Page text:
The Boston Globe reported yesterday on some important questions that Democrats are asking about President Bush’s faith-based initiatives:
- Have current faith-based initiatives violated the separation of church and state?
- Did the Bush administration really give 98.3 percent of the faith-based foreign-aid money to Christian groups? How does this affect, among other things, our foreign relations?
- What are the effects of such faith-based initiatives on our fight against AIDS?
Questions such as these are being articulated mainly by Representative Barbara Lee (D) from California and Representative William Delahunt (D) of Massachusetts.
Representative Lee is sponsoring a bill that would overturn a measure that requires that one-third of the money spent by the US government on AIDS prevention overseas go for "abstinence until marriage" programs. This is a $1 billion measure and many Democrats have suggested that the money could be better spent on other measures such as condoms. "When you look at what has been exposed and revealed, I think we have a factual basis to move forward with this," Representative Lee said.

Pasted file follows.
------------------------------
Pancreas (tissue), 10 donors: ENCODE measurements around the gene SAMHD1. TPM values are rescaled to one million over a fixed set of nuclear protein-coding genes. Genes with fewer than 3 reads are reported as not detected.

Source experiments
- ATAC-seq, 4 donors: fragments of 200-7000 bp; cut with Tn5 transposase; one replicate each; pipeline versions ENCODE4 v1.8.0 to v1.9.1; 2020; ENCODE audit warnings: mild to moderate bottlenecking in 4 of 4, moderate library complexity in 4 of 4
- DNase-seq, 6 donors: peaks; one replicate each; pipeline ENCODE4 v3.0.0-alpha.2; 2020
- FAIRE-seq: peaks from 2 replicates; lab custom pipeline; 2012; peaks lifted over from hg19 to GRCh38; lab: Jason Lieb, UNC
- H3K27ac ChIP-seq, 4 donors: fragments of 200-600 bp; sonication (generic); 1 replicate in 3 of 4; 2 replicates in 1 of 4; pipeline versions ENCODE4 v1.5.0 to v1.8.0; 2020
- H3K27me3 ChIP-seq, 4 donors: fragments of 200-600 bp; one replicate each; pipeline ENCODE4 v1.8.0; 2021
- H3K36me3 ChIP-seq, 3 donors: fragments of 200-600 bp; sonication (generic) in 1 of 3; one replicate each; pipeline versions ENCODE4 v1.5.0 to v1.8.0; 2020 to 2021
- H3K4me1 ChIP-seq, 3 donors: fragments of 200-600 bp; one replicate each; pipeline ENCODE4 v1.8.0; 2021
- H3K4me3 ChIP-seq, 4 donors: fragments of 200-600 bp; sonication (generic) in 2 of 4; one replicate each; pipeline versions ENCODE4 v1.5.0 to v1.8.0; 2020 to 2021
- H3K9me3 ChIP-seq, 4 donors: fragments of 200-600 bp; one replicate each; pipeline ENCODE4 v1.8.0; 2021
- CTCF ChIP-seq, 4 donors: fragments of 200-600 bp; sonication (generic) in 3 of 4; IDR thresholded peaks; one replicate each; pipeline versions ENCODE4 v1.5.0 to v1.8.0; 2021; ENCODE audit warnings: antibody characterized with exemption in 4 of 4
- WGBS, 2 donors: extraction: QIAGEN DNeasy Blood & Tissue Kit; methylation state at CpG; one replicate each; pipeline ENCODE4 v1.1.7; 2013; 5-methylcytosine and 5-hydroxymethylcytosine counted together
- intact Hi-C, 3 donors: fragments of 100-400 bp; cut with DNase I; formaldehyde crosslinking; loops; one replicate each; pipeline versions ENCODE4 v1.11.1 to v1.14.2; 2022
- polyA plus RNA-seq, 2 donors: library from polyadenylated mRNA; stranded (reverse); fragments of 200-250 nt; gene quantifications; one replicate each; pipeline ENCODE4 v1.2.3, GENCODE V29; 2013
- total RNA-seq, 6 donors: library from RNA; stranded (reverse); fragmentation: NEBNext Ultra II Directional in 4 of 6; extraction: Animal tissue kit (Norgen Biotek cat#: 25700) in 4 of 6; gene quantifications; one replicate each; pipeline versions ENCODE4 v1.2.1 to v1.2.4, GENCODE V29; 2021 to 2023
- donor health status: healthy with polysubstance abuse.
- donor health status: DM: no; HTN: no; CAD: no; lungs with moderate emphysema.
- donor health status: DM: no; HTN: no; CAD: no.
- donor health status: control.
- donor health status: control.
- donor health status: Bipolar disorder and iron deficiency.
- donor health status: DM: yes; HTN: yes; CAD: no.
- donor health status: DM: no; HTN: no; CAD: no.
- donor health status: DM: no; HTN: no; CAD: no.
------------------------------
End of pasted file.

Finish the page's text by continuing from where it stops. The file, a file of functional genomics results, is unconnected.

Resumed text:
Representative Delahunt, who will soon chair the International Relations subcommittee on Oversight and Investigation, said that if US-funded Christian groups work in Muslim-dominated countries, the effort could be "perceived to be proselytization and it can generate a harsh negative reaction that implicates and impacts in a negative way on America's image in the world and have significant consequence to our foreign policy goals."
Democrats are also attempting to repeal a measure that required US groups receiving faith-based funds to have a policy opposing prostitution. Many groups have said the pledge impedes their work with sex workers who are at high risk for HIV. Organizations have also raised a question of the constitutionality of the pledge as compelled speech. Two federal judges have ruled that the pledge is unconstitutional and the Bush administration has appealed these rulings. Read more.
Regarding the AIDS fight, Representative Tom Lantos, the California Democrat who will chair the International Relations Committee in January, said, "Our global HIV/AIDS policy should be about saving lives…It is inconsistent with this goal to place ideologically driven restrictions on the implementation of efforts to prevent spreading the virus."